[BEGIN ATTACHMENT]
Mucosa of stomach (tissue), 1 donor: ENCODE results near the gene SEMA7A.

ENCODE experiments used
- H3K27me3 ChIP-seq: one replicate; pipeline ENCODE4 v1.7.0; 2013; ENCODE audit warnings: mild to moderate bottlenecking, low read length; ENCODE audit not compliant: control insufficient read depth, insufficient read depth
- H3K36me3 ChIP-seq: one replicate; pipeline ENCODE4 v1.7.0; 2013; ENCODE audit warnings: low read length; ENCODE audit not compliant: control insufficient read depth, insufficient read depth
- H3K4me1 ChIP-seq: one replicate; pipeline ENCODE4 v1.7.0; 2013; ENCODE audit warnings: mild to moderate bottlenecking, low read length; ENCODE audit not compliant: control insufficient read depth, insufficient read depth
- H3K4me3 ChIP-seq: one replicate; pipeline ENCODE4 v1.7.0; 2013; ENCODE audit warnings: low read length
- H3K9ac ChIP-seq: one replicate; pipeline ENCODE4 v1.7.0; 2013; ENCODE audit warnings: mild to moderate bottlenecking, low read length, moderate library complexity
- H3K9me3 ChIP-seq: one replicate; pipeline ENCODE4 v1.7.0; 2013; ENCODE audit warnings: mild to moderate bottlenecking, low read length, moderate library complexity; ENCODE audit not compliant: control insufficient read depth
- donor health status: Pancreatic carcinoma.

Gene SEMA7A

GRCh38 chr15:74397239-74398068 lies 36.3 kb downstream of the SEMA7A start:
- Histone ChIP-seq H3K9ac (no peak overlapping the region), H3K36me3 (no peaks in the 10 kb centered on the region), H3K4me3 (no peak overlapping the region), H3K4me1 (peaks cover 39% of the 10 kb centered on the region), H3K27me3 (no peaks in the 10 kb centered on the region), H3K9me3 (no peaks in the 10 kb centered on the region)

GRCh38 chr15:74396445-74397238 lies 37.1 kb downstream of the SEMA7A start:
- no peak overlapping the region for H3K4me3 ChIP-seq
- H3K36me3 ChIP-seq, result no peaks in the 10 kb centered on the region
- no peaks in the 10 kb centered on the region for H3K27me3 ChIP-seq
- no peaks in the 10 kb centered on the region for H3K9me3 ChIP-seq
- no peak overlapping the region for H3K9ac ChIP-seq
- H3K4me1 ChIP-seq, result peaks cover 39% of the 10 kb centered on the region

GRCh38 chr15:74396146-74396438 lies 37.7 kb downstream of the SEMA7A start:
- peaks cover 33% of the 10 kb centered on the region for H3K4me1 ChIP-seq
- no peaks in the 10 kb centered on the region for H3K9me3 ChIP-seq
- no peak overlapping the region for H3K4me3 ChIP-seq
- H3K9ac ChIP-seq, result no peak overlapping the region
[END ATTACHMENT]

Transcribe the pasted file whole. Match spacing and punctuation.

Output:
Mucosa of stomach (tissue), 1 donor: ENCODE results near the gene SEMA7A.

ENCODE experiments used
- H3K27me3 ChIP-seq: one replicate; pipeline ENCODE4 v1.7.0; 2013; ENCODE audit warnings: mild to moderate bottlenecking, low read length; ENCODE audit not compliant: control insufficient read depth, insufficient read depth
- H3K36me3 ChIP-seq: one replicate; pipeline ENCODE4 v1.7.0; 2013; ENCODE audit warnings: low read length; ENCODE audit not compliant: control insufficient read depth, insufficient read depth
- H3K4me1 ChIP-seq: one replicate; pipeline ENCODE4 v1.7.0; 2013; ENCODE audit warnings: mild to moderate bottlenecking, low read length; ENCODE audit not compliant: control insufficient read depth, insufficient read depth
- H3K4me3 ChIP-seq: one replicate; pipeline ENCODE4 v1.7.0; 2013; ENCODE audit warnings: low read length
- H3K9ac ChIP-seq: one replicate; pipeline ENCODE4 v1.7.0; 2013; ENCODE audit warnings: mild to moderate bottlenecking, low read length, moderate library complexity
- H3K9me3 ChIP-seq: one replicate; pipeline ENCODE4 v1.7.0; 2013; ENCODE audit warnings: mild to moderate bottlenecking, low read length, moderate library complexity; ENCODE audit not compliant: control insufficient read depth
- donor health status: Pancreatic carcinoma.

Gene SEMA7A

GRCh38 chr15:74397239-74398068 lies 36.3 kb downstream of the SEMA7A start:
- Histone ChIP-seq H3K9ac (no peak overlapping the region), H3K36me3 (no peaks in the 10 kb centered on the region), H3K4me3 (no peak overlapping the region), H3K4me1 (peaks cover 39% of the 10 kb centered on the region), H3K27me3 (no peaks in the 10 kb centered on the region), H3K9me3 (no peaks in the 10 kb centered on the region)

GRCh38 chr15:74396445-74397238 lies 37.1 kb downstream of the SEMA7A start:
- no peak overlapping the region for H3K4me3 ChIP-seq
- H3K36me3 ChIP-seq, result no peaks in the 10 kb centered on the region
- no peaks in the 10 kb centered on the region for H3K27me3 ChIP-seq
- no peaks in the 10 kb centered on the region for H3K9me3 ChIP-seq
- no peak overlapping the region for H3K9ac ChIP-seq
- H3K4me1 ChIP-seq, result peaks cover 39% of the 10 kb centered on the region

GRCh38 chr15:74396146-74396438 lies 37.7 kb downstream of the SEMA7A start:
- peaks cover 33% of the 10 kb centered on the region for H3K4me1 ChIP-seq
- no peaks in the 10 kb centered on the region for H3K9me3 ChIP-seq
- no peak overlapping the region for H3K4me3 ChIP-seq
- H3K9ac ChIP-seq, result no peak overlapping the region